Notes: 1) Doing this in the morning journal would be a good experiment.
The Spectrum of Fears To help you with step three, I want to give you the spectrum on which most of your conscious feelings are going to fall. Call it the FAD (or fear, anxiety, and doubt) spectrum. It has two primary ends punctuated with two extremes. On the far left, we have panic—of the kind seen in October 2008, March 2009, or August 2011. On the other end, we have FOMO (fear of missing out), or I guess what we should really call the panic of missing out as we saw way back in March 2000 with the high of the Nasdaq. You see it in short squeezes on a much more regular basis, a slow grind upward that some like to call “the melt-up,” which ends with a very fast, high-volume long jump in prices. Between these two extremes of panic you have the more common spectrum of fear of losing or being wrong to fear of missing out.
Notes: 1) where on this spectrum are you before making a trade?
Vow to always ask: How will I be feeling in the future if I take this trade?
Jennifer Lerner also found that happiness decreases our recognition of risk. We all know this feeling. Things have gone well and it gives us a lot of confidence. It feels good and in the midst of that feeling, new choices or challenges look easier than they turn out to be. In my mind, I kind of imagine our spectrum as having a diving board on the right-hand side, leading from the pool of fear into the pool of overconfidence.
Notes: 1) you want to trade in the middle of thee spectrum. I think I am too risk averse so maybe I want to move down the spectrum a bit.
Don’t be afraid to put it into words. In fact, reams of research out of the psychoanalytic traditions and now even decision science indicate that putting feelings into words, does indeed provide a great benefit. Putting feelings into words not only reduces anxiety but verbalization can actually allow us to work more effectively on a thinking level. Here’s another example from a client e-mail: The first surprising thing I learned was about ambiguity: all it took to “embrace” it was to physically write down or say out loud “Yea, ambiguity!” I would laugh and then not worry about it; because the benefit of embracing ambiguity was not some great insight into what the market was going to do, rather it was an increase in energy.
FOMO lie behind the largest percentage of trades or even whole asset classes gone bad.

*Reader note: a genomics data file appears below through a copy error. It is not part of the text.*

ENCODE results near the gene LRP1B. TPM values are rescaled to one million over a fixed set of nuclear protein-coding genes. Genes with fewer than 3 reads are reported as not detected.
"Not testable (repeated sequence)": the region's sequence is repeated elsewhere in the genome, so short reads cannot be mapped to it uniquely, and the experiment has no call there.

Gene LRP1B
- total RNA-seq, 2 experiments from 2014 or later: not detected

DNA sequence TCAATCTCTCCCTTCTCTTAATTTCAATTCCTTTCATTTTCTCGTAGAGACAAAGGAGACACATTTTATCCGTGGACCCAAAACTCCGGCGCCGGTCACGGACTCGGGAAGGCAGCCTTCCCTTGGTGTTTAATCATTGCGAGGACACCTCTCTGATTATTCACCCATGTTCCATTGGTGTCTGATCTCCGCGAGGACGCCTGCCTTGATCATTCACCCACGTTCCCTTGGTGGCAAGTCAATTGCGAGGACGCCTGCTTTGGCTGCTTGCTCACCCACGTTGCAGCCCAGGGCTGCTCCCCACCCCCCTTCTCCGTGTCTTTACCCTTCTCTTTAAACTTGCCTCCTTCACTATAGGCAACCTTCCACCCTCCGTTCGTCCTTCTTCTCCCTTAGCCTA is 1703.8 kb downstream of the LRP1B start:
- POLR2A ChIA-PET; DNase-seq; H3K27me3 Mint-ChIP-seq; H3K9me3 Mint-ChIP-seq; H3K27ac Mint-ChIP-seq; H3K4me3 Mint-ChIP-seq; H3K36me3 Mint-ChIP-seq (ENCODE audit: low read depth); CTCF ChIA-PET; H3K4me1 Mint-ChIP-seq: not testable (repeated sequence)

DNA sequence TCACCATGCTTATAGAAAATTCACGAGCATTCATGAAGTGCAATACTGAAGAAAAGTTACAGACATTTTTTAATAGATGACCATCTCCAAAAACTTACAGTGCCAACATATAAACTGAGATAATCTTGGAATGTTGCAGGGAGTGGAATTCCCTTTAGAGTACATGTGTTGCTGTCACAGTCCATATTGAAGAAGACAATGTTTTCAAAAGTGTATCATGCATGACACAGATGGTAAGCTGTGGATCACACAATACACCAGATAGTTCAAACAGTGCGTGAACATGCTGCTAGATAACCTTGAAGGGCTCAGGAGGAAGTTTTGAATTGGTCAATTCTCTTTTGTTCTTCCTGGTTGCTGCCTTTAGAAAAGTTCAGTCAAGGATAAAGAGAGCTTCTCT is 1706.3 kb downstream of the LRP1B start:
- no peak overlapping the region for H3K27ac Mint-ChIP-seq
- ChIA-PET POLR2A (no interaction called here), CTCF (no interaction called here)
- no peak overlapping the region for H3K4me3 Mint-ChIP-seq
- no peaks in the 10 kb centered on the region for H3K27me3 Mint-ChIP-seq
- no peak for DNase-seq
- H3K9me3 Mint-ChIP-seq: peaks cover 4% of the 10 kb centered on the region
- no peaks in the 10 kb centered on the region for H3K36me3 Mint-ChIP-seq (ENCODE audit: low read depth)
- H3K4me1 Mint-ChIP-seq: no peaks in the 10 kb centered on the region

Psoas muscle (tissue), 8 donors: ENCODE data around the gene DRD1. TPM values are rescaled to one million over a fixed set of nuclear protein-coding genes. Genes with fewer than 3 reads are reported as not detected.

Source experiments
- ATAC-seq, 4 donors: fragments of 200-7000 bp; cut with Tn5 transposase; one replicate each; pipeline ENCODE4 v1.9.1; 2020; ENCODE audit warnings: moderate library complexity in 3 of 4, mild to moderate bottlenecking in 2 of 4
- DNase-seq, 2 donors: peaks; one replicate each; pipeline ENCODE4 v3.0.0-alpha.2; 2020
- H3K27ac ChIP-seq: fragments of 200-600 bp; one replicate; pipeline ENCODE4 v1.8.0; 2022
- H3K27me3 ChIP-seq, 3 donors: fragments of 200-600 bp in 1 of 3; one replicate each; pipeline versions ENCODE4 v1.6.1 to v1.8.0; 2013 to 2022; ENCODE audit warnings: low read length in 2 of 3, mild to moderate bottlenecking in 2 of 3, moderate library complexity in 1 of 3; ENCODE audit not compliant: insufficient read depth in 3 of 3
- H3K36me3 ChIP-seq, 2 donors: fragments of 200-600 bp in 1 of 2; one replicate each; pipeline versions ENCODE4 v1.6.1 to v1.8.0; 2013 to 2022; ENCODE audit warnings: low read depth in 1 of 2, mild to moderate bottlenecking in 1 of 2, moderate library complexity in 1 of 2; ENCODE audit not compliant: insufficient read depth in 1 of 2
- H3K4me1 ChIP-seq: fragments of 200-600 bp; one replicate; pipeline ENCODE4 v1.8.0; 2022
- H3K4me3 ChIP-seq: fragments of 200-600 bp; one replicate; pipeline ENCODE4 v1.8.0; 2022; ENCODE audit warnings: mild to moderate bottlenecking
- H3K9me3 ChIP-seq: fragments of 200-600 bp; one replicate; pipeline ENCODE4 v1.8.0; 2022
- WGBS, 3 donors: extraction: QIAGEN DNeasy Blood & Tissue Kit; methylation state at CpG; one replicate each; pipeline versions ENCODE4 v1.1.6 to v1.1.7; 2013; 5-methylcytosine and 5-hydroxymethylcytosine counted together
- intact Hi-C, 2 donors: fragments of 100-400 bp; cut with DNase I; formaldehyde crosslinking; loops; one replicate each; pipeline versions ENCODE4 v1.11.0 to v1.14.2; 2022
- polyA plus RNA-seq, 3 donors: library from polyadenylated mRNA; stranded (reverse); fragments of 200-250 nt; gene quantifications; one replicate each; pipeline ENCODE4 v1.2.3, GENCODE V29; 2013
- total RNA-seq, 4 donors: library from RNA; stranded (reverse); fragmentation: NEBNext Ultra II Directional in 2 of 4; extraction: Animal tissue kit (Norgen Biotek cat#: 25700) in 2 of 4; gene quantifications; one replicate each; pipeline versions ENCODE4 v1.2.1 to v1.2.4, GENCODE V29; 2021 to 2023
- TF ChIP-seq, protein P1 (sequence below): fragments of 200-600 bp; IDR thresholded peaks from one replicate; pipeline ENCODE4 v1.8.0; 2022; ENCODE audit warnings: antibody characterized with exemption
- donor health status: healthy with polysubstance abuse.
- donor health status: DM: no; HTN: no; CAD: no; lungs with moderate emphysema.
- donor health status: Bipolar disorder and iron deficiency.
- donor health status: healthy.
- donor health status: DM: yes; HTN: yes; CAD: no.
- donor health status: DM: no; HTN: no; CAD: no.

Notes: 1) never make a trade out of FOMO
(Don’t underestimate the power of unconscious pattern recognition.)
Notes: 1) Fingerspitzengefuhl
regret theory seems to have been overlooked in a number of ivory towers. Developed by two separate groups, the theory stated that if you add the desire to avoid future regret to a theory of subjective utility, or any one person’s own view of what will serve them best, you could build a more accurate model of the way we make decisions.
“The conscious mind is not at the center of the action in the brain; instead it is far out on a distant edge, hearing but whispers of the activity.” He noted early on in the book that “Freud’s intuition about the unconscious brain was spot-on.”
When it comes to our psyches, eventually, if we peel back all the layers, sooner or later, the core fractal usually turns out to be our feelings about ourselves in relationship to our mothers.
because children are narcissistic by nature (i.e., they think the world revolves around them), anything that happens that is bad (an argument, a divorce, an accident), they attribute to or blame themselves.
[T]he compulsion to repeat is an ungovernable process originating in the unconscious. As a result of its action, the subject deliberately places himself in distressing situations, thereby repeating an old experience, but he does not recall this prototype; on the contrary, he has the strong impression that the situation is fully determined by the circumstances of the moment. These patterns acquired in childhood are forgotten and are instead acted out and repeated in life. It is reproduced not as a memory but as an action.
“Almost immediately upon entering a trade (unless it moves in my direction right away), I feel it was a mistake and I have a strong impulse to exit before it blows up in my face.”